This week’s question comes from Jackie at Farm Lane Books Blog who asked:
Which book has changed your opinion of a subject, making you look at something in a whole new light?
This was a hard one to answer! In looking over the books I’ve read in LibraryThing, these were the ones that jumped out at me for various reasons.
Unaccustomed Earth by Jhumpa Lahiri changed my opinion about short stories. Before reading this collection of short stories, I was NOT a big fan of the form. I found them unsatisfying and unfufilling (with the exception of Dorothy Parker). Then I read Lahiri’s short stories, and I saw what was possible with the genre. Her stories felt complete and whole and satisfying. I never felt like I wanted more. Lahiri has a real talent for including all that is necessary and no more, and her writing is delicate, beautiful and strong all at the same time. She made me want to give short stories another chance!
Freakonomics by Steven D. Levitt and Stephen J. Dubner changed my opinion that books about economics were boring. After suffering through the driest courses on economics ever presented during college, I was permanently turned off to reading about economics (or so I thought). Then I took a chance on this book and realized that it is all in the presentation. This fascinating and controversial book held my attention from start to finish … and I’m planning on reading the follow-up, Superfreakonomics, in the next few months.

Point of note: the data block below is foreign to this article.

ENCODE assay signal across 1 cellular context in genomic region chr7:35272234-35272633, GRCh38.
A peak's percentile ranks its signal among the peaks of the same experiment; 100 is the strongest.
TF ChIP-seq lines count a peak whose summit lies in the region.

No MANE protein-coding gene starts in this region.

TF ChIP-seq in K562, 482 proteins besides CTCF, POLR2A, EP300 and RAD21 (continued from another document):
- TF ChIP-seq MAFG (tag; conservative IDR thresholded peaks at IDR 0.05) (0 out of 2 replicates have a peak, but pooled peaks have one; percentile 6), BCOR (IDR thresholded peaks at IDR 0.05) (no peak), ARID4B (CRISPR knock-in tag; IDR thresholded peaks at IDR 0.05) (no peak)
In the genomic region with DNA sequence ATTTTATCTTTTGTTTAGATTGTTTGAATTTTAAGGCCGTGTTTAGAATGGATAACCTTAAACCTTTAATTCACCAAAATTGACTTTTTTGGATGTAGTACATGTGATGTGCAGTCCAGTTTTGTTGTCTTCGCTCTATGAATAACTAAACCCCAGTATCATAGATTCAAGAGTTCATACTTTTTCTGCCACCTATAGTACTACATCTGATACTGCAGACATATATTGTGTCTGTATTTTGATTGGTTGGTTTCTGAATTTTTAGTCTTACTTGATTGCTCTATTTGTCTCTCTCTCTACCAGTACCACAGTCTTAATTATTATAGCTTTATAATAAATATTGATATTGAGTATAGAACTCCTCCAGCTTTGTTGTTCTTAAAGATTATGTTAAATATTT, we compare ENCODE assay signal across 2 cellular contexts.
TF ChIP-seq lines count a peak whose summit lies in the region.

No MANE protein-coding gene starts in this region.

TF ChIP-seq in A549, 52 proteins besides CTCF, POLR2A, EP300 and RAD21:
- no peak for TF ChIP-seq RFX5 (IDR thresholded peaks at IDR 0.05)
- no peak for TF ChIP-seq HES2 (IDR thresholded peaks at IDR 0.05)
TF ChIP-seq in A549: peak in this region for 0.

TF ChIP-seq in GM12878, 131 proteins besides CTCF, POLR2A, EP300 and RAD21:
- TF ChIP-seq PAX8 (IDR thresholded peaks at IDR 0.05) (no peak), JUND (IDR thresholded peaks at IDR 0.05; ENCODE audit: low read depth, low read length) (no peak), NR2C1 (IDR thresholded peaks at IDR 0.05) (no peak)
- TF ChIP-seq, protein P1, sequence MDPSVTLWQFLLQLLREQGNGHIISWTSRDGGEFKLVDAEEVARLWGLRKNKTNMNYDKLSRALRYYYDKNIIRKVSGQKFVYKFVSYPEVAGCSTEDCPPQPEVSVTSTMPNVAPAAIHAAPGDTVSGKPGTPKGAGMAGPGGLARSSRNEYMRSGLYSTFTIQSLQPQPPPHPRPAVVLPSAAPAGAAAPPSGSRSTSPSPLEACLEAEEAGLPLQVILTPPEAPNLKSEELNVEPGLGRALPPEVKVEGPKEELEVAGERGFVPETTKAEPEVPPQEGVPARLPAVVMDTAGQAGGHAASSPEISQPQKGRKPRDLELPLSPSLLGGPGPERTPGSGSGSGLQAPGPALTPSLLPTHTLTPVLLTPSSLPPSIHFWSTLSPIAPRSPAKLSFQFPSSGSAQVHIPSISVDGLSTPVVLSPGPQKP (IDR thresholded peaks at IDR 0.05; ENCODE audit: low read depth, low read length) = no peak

The Economist Book of Obituaries by Kenneth Colquhoun and Anne Wroe and The Dead Beat by Marilyn Johnson made me look at obituaries in a whole new light. I never gave much thought to the literary value of obituaries until I read Johnson’s book, which examines the world of obituary writing and the true “art” form it can become. This led me to read the “creme de la creme” of obit writing in The Economist book. In the right hands, an obituary can become sly social commentary, comedy, creativity unleashed, and an arbiter of historical significance.
Bill Bryson changed my opinion about non-fiction writing. I wasn’t always a big fan of non-fiction until I read Bill Bryson. Bryson writes with such wit, joy, creativity and verve that he made me willing to follow him anywhere he wants to go (whether on a trip down the Appalachian Trail or exploring science or examining how the English language evolved). Bryson makes learning fun …. and if he was in charge of writing all textbooks for schools, kids would look forward to learning about any subject. Whenever someone tells me, “I don’t like non-fiction,” I ask them “Well, have you read Bill Bryson? If not, give him a try. I pretty much guarantee he will change your mind about reading non-fiction.” After discovering Bryson, I became open to other non-fiction writers that have mastered the art of “edutainment” such as A.J. Jacobs and Mary Roach. I’m always on the lookout for other writers in this vein. Any suggestions for me?
So how about you? Have any books changed your opinion about a subject, genre or type of writing?